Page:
Some of you already know what the Payoff is. It's that moment where there is a stillness in the air, where nobody is really breathing, where nothing is really happening. It's that moment where all of those days (or weeks, or months even) of planning finally come to fruition. It's that moment where your players are stunned for a moment, but then start to grin and nod their heads. One will mummer "cool" and another will give you that approving nod. The Payoff is an odd combination of surprise, plausibility, and all-around coolness. The Payoff is that moment where you've committed art.
Okay. I have to admit. I wasn't that impressed with Moloch when I first met him. In 1988, some friends and I found ourselves in the possession of Monster Manual 2. Much to Tipper Gore's chagrin, this handy little accessory had the low-down on all sorts of demons and devils. We, however, were elated. The time had come to include devils into our campaigns. So, my friends and I pored over their stats and fantasized about taking our low-level halfling rogues on a quest through the Nine Hells. We were beguiled by Belial. We were impressed by Amon. And we thought Mephistopheles's whispering wind speech was ultra cool.
I've been intrigued by the Githyanki ever since I saw my first Fiend Folio (the year was 1988). I've always had a fondness for warrior races. I like Klingons. I like Luxans. I like Cimmerians.I like Githyanki.
Well, you've done it again. Another successful night of stewarding your players through trials that would make Hercules cringe is behind you. The foul beasts or cunning evildoers are dead or dealt with; the princess is safely back in her chambers amongst fine linens and Britney Spears posters. The players have divvied up the loot, jotted the new experience totals on their sheets and reveled in the acquisition of that shiny new sword, devastating spell or twenty second century thing-a-ma-widget. They hold your story-telling skills to be about a half a step shy of Tolkien's. It's Miller time, yes?. . . Nope. You've got work to do Bubba. The next few minutes can be some of the most useful time you have available to help you maintain a vibrant, stimulating and connected campaign.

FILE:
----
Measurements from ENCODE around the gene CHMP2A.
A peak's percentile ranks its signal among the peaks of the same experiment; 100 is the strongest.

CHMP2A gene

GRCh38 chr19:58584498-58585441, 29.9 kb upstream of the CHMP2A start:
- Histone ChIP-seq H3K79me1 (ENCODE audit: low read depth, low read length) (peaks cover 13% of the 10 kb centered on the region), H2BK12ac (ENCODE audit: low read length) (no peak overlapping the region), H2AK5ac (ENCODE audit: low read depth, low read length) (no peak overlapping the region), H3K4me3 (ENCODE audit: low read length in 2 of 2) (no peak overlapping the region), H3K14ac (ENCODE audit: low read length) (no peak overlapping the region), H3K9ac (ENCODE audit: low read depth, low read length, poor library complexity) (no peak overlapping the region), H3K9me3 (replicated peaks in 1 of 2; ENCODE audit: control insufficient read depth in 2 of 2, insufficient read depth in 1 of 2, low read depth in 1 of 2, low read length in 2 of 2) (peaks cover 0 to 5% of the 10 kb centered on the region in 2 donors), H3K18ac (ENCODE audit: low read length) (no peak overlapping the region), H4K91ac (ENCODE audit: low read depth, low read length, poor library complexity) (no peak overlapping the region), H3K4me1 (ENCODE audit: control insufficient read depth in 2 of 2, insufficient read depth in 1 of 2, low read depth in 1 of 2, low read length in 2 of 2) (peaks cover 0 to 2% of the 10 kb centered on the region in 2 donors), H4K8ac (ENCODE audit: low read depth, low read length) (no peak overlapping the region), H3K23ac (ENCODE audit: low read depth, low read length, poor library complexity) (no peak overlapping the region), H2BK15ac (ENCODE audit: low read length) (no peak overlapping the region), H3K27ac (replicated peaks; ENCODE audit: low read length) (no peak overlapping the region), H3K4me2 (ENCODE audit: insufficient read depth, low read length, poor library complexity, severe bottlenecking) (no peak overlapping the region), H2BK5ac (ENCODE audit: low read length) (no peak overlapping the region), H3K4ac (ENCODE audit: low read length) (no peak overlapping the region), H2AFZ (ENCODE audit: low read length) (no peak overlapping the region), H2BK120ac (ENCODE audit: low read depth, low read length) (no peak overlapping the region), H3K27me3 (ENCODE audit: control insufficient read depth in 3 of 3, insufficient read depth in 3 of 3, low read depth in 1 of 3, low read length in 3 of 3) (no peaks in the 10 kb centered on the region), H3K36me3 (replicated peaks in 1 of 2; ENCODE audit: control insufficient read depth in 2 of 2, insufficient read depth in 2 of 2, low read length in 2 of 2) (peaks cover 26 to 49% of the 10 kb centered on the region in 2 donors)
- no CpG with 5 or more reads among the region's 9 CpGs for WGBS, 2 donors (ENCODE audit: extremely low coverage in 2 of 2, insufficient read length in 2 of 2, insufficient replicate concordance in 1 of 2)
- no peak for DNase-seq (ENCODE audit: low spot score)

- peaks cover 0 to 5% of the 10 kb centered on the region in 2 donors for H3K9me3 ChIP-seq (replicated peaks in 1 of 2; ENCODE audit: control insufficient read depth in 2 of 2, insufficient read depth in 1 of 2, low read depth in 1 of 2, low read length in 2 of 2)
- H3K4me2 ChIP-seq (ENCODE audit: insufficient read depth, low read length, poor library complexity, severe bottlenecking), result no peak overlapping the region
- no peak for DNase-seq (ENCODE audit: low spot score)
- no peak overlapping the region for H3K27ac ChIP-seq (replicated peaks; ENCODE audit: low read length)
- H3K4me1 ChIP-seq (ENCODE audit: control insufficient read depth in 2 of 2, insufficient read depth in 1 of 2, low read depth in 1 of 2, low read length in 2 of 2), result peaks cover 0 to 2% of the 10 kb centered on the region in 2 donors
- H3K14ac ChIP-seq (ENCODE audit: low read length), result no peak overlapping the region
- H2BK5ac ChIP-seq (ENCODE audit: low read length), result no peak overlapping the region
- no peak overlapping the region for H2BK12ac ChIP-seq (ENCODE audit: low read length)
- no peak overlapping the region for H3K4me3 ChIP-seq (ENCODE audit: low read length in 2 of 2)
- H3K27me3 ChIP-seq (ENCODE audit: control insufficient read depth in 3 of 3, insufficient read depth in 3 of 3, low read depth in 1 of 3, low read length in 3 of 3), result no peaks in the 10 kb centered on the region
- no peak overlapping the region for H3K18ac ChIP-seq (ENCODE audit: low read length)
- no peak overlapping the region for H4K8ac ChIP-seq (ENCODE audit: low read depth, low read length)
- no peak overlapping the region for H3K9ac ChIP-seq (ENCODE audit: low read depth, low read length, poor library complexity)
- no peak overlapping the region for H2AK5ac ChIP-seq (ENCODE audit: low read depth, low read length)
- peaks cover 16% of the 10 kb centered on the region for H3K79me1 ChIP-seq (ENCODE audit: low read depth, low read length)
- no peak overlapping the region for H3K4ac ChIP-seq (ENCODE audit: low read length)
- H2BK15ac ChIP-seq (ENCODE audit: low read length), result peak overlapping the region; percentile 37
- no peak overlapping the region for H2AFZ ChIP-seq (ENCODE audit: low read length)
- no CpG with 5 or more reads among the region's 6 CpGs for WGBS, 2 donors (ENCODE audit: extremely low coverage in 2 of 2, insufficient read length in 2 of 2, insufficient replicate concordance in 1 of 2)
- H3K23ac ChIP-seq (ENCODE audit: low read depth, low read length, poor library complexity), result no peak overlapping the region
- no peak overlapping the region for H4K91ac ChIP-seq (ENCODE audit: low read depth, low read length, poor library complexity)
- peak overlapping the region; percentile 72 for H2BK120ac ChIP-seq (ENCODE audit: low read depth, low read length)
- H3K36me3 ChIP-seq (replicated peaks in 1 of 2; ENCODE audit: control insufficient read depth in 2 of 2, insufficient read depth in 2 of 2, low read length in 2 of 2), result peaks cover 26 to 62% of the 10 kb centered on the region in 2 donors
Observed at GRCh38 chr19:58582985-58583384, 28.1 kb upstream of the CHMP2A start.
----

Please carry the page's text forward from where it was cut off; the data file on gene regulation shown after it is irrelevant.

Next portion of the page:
The title says it all. . . are DM's capable of cheating? After all, we are mere mortals, and the dice never do any wrong! Never! The rules are the final say in any aspect of the game, and doom on you if you forget that!. . . Or so say some, outlandishly detailed by yours truly.
DM's are usually a different kind of person. They like to plan. They like to create. They like to scheme. Most of all, they like to set all three of those together, get with a couple of players, and tell a great story. Nothing is better than setting something in motion and seeing it bear fruit. When it goes right, it is wonderful. The players are happy, the DM is happy, and one hell of a story is being created.
So, your gaming group gets together and the newest D20 supplement is making the rounds. Your players are practically drooling over all of the new and interesting things in the book, and they look at you with looks that would put hungry puppies to shame. Someone shoves the book under your nose and points "I want to be one of these! Can I?"
It's another lovely Insert-Name-Of-Weekday-Here night, and your favorite gaming group has gathered for another session of your campaign of choice. You, the GM, have been looking forward to this session for weeks. The players have spent hours of game time following your carefully-laid-out plot toward a single goal. Finally, after overcoming all the obstacles you've set before them, they find themselves approaching the final challenge that will put a heart-pounding climax on your lovingly constructed plot arc. You know this session will be the one where they finally charge forward and accomplish what they've set out to do.
Kerek drained his mug and stood. As much as he liked the food, atmosphere, and company in The Frothing Otter, he could not laze about the tavern all day. His slender fingers reached into his belt pouch to fetch a silver crown for the tab, and maybe another for buxom Lucinda behind the bar. But all his hand encountered was hard leather. He scrabbled in the pouch, not believing his senses. Where were his fat gold crowns? Where had all his silver gone? Had he not even a filthy copper penny to his name, for all love?